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Given a simple weighted undirected graph G = 3 such that ||xu − xv|| = duv for each {u, v} ∈ E. We show that under a few assumptions usually satisfied in proteins, the MDGP can be formulated as a search in a discrete space. We call this MDGP subclass the Discretizable MDGP (DMDGP). We show that the DMDGP is NP-hard and we propose a solution algorithm called(More)
Distance geometry problems arise from the need to position entities in the Euclidean K-space given some of their respective distances. Entities may be atoms (molecular distance geometry), wireless sensors (sensor network localization), or abstract vertices of a graph (graph drawing). In the context of molecular distance geometry, the distances are usually(More)
We introduce the Discretizable Distance Geometry Problem in R 3 (DDGP 3), which consists in a subclass of instances of the Distance Geometry Problem for which an embedding in R 3 can be found by means of a discrete search. We show that the DDGP 3 is a generalization of the Discretizable Molecular Distance Geometry Problem (DMDGP), and we discuss the main(More)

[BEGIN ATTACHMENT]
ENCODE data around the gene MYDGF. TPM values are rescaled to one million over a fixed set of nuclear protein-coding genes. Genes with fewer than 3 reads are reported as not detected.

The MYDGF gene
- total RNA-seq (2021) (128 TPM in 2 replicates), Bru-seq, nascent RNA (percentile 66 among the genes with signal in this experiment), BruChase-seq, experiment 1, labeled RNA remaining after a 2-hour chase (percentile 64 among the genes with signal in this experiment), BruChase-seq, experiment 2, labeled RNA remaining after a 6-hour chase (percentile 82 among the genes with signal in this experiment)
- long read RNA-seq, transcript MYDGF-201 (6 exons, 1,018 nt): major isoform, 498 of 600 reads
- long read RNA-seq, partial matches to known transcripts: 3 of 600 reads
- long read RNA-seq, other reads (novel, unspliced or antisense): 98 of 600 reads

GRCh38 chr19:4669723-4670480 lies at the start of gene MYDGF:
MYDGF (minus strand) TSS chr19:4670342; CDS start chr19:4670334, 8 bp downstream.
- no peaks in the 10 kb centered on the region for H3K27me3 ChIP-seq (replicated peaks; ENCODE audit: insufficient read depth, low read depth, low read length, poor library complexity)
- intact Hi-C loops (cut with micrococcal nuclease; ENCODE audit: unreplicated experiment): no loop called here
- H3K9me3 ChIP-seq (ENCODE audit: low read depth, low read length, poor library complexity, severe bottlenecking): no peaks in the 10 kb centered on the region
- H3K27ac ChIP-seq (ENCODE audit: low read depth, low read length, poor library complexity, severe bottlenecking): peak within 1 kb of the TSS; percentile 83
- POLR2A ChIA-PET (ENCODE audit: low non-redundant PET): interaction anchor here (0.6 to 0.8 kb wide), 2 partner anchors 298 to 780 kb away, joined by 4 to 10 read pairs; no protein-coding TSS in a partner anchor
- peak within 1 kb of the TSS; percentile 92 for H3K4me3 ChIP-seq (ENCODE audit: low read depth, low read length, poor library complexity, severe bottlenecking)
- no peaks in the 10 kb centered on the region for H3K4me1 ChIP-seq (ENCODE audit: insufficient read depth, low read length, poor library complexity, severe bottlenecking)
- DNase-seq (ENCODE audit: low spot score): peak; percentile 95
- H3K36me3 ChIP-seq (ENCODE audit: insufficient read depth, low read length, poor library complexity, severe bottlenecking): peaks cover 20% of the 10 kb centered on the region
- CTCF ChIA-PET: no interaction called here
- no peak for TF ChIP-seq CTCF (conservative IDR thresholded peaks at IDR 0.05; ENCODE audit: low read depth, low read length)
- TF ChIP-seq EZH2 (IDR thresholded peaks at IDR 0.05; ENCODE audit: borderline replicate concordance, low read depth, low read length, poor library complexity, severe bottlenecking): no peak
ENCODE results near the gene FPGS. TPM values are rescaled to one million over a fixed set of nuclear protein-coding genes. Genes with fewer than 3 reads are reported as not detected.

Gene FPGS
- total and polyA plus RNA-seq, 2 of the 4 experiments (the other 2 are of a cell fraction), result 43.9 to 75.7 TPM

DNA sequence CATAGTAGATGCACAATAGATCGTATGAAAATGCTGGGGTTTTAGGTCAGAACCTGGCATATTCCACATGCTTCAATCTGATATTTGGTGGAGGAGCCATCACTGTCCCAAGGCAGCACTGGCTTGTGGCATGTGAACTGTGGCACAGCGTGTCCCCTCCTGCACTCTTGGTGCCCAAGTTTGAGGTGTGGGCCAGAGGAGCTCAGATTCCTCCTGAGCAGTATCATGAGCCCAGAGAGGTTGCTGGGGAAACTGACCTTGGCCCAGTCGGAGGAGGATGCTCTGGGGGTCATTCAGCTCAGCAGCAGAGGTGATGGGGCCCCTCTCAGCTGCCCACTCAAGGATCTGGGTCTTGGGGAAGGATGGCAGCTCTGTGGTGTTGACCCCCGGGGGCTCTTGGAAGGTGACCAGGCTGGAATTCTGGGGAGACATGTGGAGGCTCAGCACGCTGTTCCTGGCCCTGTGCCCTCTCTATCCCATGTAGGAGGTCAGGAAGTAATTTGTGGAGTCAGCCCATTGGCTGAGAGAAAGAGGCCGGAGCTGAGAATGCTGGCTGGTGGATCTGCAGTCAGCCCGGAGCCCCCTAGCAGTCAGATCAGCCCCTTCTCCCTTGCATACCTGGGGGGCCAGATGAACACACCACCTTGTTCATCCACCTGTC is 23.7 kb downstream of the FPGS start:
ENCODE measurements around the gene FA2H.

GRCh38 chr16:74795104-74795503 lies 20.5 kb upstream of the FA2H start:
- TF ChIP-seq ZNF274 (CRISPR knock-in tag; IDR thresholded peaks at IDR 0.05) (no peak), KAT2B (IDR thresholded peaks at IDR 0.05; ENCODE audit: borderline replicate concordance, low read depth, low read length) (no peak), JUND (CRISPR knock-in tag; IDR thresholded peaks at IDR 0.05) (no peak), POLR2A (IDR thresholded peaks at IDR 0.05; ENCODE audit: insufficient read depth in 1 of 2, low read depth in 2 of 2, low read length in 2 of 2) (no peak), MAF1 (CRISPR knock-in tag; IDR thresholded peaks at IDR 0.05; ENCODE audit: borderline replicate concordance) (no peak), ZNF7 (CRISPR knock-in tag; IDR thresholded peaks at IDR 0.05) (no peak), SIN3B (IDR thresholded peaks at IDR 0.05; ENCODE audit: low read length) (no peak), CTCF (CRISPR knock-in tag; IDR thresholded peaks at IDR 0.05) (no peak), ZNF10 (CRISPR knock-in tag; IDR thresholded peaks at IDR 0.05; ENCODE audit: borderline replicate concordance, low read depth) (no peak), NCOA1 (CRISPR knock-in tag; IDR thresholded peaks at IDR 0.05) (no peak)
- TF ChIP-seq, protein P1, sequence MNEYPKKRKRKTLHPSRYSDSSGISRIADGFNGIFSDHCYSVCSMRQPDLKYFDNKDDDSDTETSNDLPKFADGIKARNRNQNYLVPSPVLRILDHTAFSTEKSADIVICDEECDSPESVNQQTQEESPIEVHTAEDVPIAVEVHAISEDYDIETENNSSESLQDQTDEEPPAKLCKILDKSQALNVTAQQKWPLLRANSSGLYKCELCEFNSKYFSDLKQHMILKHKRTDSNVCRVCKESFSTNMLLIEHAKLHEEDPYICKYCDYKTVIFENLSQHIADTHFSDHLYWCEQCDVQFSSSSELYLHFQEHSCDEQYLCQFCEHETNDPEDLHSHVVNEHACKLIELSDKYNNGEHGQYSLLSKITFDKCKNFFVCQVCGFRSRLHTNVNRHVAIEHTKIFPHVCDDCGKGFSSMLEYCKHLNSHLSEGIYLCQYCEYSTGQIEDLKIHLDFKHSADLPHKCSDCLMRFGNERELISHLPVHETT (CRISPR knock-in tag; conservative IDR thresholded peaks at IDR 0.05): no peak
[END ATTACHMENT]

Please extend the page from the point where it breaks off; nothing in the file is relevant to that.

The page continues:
Euclidean distance geometry is the study of Euclidean geometry based on the concept of distance. This is useful in several applications where the input data consist of an incomplete set of distances and the output is a set of points in Euclidean space realizing those given distances. We survey the theory of Euclidean distance geometry and its most important(More)
We consider the Discretizable Molecular Distance Geometry Problem (DMDGP), which consists in a subclass of instances of the distance geometry problem related to molecular conformations for which a combinatorial reformulation can be supplied. We investigate the performances of two different algorithms for solving the DMDGP. The first one is the Branch and(More)
Given a weighted, undirected simple graph G = (V, E, d) (where d : E → R +), the Distance Geometry Problem (DGP) is to determine an embedding x : V → R K such that ∀{i, j} ∈ E x i − x j = d ij. Although, in general, the DGP is solved using continuous methods, under certain conditions the search is reduced to a discrete set of points. We give one such(More)
—NMR experiments are able to provide some of the distances between pairs of hydrogen atoms in molecular conformations. The problem of finding the coordinates of such atoms is known as the molecular distance geometry problem. This problem can be reformulated as a combinatorial optimization problem and efficiently solved by an exact algorithm. To this(More)
The Generalized Discretizable Molecular Distance Geometry Problem is a distance geometry problems that can be solved by a combinatorial algorithm called " Branch-and-Prune ". It was observed empirically that the number of solutions of YES instances is always a power of two. We give a proof that this event happens with probability one.